We should all recall Harbaugh's calling quarterback Alex Smith "elite" and promoting him for the Pro Bowl last season. Then as now, Harbaugh was standing up for his guy. Smith enjoyed the finest season of his career and even outplayed the truly elite Drew Brees at times during the 49ers' playoff victory over New Orleans. The way Harbaugh backed Smith played a role in that performance, in my view.

Back to Crabtree. He has the ability to rank among the most sure-handed receivers in the game. He has not yet earned that status, but now he has little choice, right?

As the chart shows, Crabtree finished the 2011 season with 12.2 receptions per drop, which ranked 28th in the NFL among players targeted at least 100 times. Larry Fitzgerald led the NFL with 80 receptions and only one drop. Those numbers are according to ESPN Stats & Information, which defines drops as "incomplete passes where the receiver should have caught the pass with ordinary effort."

Crabtree suffered six drops last season by that standard, a few too many for the player with the best hands his head coach has ever seen on a wide receiver.

Any team with Larry Fitzgerald at wide receiver would seem to be set at the position, or close to it.

But as Steve Muench of Scouts Inc. explained when we discussed receivers Tuesday, there's a reason Mario Manningham made the key reception for the New York Giants against New England in the most recent Super Bowl.

"They talked about Bill Belichick in the Super Bowl saying, 'Give them Manningham,' and then Manningham makes that crazy catch," Muench said. "That was because they didn't want Hakeem Nicks and Victor Cruz to beat them."

The concept, explored further in the "First Take" video above, could justify any decision Arizona might make to select a wide receiver, most likely Michael Floyd, with the 13th overall choice in the draft Thursday.

A few more thoughts on the Cardinals' options, lifted from my conversation with Muench ...

Sando: You like where the 49ers stand in this draft. What about Arizona?

Muench: The Cardinals are not in a bad spot. They are going to get Michael Floyd or Riley Reiff, the way I see it. And really, I don't think you are upset about either one of those picks. To me, it's Buffalo and Arizona. What Buffalo does, Arizona will take the other player. Buffalo needs a tackle and would like to get a playmaking wide receiver. The same for Arizona.

Sando: I've felt as though improved quarterback play would be the key to maximizing the Cardinals' existing weapons. That might be the case, but your point on Manningham and the Giants resonated, too.

Muench: Kansas City tried to get Jonathan Baldwin to play next to Dwayne Bowe. San Diego had some success with Malcolm Floyd and Vincent Jackson. It's what those guys make defenses do in coverage and also to defend the run. When you have two guys on the outside, it's tough.

Sando: Arizona used third-round choices for Andre Roberts and Early Doucet. Without a second-round choice this year, those are the types of receivers that might be available to them if Reiff is the choice in the first round.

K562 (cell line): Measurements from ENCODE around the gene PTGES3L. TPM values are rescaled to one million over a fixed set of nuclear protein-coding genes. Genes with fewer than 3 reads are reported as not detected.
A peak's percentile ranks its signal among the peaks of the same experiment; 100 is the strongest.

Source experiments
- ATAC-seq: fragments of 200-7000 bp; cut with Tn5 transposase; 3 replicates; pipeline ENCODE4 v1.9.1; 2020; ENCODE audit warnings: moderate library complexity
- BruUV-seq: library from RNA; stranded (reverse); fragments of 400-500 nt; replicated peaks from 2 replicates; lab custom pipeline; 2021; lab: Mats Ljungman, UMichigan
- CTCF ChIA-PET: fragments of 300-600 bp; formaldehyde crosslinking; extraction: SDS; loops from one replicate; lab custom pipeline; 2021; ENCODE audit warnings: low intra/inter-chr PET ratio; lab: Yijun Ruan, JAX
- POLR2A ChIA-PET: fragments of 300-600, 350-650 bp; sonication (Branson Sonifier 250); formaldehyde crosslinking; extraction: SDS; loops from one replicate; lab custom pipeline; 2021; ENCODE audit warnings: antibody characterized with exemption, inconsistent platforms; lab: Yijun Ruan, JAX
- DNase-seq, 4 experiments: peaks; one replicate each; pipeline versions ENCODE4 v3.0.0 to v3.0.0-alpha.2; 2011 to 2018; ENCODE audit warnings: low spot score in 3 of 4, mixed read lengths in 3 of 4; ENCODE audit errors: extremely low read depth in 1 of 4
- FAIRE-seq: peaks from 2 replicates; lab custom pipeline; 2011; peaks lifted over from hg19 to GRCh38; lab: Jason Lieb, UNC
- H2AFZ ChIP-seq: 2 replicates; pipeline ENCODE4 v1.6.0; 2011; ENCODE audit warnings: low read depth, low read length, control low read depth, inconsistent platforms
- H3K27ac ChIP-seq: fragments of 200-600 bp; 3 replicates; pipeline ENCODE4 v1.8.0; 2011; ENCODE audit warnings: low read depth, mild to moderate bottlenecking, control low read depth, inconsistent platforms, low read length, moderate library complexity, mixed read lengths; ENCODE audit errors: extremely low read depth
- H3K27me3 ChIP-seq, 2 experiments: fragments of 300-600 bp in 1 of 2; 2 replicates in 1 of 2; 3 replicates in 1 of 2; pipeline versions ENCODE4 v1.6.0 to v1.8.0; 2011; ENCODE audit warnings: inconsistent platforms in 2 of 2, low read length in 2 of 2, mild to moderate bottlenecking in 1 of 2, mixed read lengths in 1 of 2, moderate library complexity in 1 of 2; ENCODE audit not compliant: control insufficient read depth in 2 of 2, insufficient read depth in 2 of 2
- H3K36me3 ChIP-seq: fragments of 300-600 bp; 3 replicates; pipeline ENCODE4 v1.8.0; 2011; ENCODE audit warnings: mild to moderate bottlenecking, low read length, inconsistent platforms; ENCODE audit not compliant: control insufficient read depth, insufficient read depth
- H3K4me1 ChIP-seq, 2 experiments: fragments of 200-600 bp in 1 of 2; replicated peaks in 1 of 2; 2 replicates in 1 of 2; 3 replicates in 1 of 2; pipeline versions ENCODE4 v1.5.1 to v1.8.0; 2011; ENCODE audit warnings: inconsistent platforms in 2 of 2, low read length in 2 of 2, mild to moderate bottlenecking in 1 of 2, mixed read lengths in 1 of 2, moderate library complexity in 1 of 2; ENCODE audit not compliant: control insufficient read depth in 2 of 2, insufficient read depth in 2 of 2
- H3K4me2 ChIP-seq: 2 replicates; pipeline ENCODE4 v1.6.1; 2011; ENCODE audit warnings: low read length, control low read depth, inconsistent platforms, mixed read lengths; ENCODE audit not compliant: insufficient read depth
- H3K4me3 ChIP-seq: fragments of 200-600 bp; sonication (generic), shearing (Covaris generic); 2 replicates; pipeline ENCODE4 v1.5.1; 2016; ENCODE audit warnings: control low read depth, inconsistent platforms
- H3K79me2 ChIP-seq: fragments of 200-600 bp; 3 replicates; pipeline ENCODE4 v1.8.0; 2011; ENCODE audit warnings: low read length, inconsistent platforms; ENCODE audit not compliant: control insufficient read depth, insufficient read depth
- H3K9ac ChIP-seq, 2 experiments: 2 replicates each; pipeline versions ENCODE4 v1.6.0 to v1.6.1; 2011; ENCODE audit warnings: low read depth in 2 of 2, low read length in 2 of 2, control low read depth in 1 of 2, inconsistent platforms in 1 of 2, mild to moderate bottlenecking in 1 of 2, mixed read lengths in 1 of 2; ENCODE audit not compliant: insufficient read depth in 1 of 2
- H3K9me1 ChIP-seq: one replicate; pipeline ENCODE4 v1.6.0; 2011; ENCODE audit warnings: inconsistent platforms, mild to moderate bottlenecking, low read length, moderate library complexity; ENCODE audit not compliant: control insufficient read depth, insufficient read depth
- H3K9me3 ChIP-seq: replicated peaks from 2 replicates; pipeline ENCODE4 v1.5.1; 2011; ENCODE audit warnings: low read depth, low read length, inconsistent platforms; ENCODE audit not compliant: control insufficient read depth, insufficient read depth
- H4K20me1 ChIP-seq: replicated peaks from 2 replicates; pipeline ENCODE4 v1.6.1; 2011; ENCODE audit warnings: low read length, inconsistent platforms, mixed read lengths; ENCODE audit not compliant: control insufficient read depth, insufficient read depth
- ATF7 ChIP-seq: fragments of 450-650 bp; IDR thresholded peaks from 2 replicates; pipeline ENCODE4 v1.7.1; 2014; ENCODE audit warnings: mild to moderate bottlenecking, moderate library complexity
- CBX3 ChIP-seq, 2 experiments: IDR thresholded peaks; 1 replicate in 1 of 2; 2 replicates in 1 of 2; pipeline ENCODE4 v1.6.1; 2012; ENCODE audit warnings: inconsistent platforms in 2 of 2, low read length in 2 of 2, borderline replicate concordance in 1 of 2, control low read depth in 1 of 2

Muench: The Cardinals haven't had that guy to draw attention away from Fitzgerald. Steve Breaston was a good complimentary receiver, a good sub-package receiver, but he was not going to force a coordinator to make a tough decision. Floyd could do that.

Sando: OK, then, let's say your theory plays out, but the Bills take Floyd.

Muench: Riley Reiff would start at right tackle from day one. I don't think he's a left tackle, but some of Matt Kalil's weaknesses are Reiff's strengths. He is a tough, hard-nosed guy -- not the most athletic, but he finds a way to get it done and is tough in the run game. Sort of like the Jon Runyans of the NFL. He immediately makes you better and starts for years.

Sando: Best-case scenario, then, which player would the Cardinals get at No. 13?

Muench: With no second-rounder, from a roster standpoint you would almost rather them get Reiff because it's a deeper receiver class and you could find some guys in the third round to come in and contribute, like a Brian Quick from Appalachian State. He has a lot to work on, but if he realizes his potential, he's going to be a starter on the outside.
Wide receivers Vincent Jackson, Pierre Garcon, Reggie Wayne, Robert Meachem, Eddie Royal, Laurent Robinson, Josh Morgan, Eric Weems and Harry Douglas have found new homes after hitting the NFL's free-agent market.

Franchise tags essentially removed from consideration Dwayne Bowe, Wes Welker and DeSean Jackson.

Others, such as Marques Colston, re-signed before free agency.

Teams still searching for help at the position -- that would be pretty much everyone but Seattle in the NFC West -- are left with a picked-over group of free agents.

Jerome Simpson, Plaxico Burress, Brandon Lloyd, Legedu Naanee, Devin Aromashodu, Roy Williams, Mario Manningham and Early Doucet are the only ones remaining to have played at least half of their team's offensive snaps during the 2011 season.